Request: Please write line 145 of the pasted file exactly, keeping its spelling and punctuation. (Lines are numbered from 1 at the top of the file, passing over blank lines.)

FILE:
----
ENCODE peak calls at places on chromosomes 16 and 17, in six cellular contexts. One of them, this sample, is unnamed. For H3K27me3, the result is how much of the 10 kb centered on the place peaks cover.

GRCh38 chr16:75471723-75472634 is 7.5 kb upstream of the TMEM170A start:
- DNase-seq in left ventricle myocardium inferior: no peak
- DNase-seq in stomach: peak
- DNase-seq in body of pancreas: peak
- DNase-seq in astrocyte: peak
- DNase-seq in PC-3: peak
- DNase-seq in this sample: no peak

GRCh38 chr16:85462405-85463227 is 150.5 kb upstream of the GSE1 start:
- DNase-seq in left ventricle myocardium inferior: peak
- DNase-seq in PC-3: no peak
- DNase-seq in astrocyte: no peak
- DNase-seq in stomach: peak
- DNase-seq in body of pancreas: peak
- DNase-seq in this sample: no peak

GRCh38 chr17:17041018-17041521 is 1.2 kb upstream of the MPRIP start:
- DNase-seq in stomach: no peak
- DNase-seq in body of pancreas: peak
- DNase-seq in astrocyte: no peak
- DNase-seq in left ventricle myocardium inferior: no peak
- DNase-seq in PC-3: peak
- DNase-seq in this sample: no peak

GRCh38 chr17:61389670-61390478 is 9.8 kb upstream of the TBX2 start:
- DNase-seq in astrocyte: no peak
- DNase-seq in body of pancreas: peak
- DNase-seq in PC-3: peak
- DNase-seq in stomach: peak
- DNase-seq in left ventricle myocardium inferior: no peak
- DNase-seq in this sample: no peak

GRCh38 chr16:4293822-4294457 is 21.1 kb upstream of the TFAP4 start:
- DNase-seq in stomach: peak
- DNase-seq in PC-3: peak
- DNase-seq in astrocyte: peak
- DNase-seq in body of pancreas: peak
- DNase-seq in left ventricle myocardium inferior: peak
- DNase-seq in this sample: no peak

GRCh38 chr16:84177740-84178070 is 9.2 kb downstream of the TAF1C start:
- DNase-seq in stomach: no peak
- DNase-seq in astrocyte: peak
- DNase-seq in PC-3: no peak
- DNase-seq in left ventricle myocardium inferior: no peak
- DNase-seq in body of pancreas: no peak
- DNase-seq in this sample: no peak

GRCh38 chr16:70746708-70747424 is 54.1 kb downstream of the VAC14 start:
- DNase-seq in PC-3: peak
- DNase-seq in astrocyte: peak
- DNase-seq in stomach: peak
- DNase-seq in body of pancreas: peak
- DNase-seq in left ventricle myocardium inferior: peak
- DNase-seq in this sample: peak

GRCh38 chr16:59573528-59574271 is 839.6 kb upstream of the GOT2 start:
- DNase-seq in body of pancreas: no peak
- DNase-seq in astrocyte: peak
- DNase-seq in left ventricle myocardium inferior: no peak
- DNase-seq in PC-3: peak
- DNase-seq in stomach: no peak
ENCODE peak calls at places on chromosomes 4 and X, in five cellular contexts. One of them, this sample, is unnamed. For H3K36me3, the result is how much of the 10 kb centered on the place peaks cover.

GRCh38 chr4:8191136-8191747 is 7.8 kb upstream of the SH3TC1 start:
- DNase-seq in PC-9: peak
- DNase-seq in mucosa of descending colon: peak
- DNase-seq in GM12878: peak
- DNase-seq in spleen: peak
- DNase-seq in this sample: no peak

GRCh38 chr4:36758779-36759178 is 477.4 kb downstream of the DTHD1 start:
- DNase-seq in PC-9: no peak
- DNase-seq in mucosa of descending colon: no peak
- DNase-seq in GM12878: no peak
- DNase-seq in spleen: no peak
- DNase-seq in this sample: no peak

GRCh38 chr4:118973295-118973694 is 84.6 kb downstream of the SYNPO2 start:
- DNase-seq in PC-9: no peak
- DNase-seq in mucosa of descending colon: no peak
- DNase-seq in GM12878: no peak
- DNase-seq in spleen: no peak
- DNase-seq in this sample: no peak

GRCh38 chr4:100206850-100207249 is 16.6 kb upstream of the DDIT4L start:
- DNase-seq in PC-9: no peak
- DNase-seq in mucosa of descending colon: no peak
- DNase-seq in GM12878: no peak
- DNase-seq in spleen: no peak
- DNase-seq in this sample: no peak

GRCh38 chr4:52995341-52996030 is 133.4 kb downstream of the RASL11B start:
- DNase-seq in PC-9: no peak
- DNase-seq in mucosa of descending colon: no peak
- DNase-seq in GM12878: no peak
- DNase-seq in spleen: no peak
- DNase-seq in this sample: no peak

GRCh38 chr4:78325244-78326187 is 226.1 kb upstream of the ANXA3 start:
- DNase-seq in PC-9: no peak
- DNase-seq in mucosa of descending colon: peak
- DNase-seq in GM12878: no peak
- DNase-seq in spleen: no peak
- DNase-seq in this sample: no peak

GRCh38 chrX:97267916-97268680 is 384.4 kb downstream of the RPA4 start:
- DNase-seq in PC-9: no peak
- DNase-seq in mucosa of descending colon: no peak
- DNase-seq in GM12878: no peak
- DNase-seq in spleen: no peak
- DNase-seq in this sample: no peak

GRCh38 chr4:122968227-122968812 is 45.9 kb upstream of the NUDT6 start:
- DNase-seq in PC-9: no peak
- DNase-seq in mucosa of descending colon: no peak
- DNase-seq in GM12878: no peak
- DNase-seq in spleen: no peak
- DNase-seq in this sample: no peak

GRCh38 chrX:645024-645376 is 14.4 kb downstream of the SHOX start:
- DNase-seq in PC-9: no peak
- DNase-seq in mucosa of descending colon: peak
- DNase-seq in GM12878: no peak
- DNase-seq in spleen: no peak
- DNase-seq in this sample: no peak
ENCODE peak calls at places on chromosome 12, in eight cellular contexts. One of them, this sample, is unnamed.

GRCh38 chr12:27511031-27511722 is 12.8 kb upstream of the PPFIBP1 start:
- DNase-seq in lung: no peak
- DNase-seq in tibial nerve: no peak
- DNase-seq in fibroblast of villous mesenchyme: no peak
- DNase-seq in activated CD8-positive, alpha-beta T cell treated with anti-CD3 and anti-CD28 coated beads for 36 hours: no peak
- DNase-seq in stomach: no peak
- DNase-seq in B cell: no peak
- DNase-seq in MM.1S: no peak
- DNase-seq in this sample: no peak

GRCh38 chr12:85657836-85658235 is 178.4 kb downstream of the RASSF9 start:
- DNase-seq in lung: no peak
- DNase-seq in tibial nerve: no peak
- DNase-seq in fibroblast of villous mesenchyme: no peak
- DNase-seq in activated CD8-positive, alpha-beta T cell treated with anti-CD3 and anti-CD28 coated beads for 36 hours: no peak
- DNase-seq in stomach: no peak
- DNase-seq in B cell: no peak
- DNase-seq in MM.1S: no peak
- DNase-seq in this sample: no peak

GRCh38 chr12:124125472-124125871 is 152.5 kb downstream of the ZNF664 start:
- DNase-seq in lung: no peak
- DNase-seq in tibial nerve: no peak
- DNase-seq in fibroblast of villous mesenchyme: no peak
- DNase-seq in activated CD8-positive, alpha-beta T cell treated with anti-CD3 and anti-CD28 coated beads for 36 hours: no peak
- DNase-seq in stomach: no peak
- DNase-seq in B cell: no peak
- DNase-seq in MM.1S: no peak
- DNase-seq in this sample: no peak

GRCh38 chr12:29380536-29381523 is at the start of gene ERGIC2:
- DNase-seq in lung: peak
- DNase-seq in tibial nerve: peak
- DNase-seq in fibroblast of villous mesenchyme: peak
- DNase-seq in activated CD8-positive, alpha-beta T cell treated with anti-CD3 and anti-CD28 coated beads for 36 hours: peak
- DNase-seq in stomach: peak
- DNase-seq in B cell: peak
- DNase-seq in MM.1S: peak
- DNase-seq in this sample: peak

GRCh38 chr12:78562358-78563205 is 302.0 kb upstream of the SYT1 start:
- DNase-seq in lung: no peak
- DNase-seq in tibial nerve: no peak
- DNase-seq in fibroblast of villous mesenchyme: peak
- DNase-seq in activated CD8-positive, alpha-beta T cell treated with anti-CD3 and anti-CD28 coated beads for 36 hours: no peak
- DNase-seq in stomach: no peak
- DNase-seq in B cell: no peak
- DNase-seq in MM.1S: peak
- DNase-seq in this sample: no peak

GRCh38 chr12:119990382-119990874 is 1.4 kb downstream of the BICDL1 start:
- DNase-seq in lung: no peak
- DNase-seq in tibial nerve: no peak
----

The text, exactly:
- DNase-seq in stomach: peak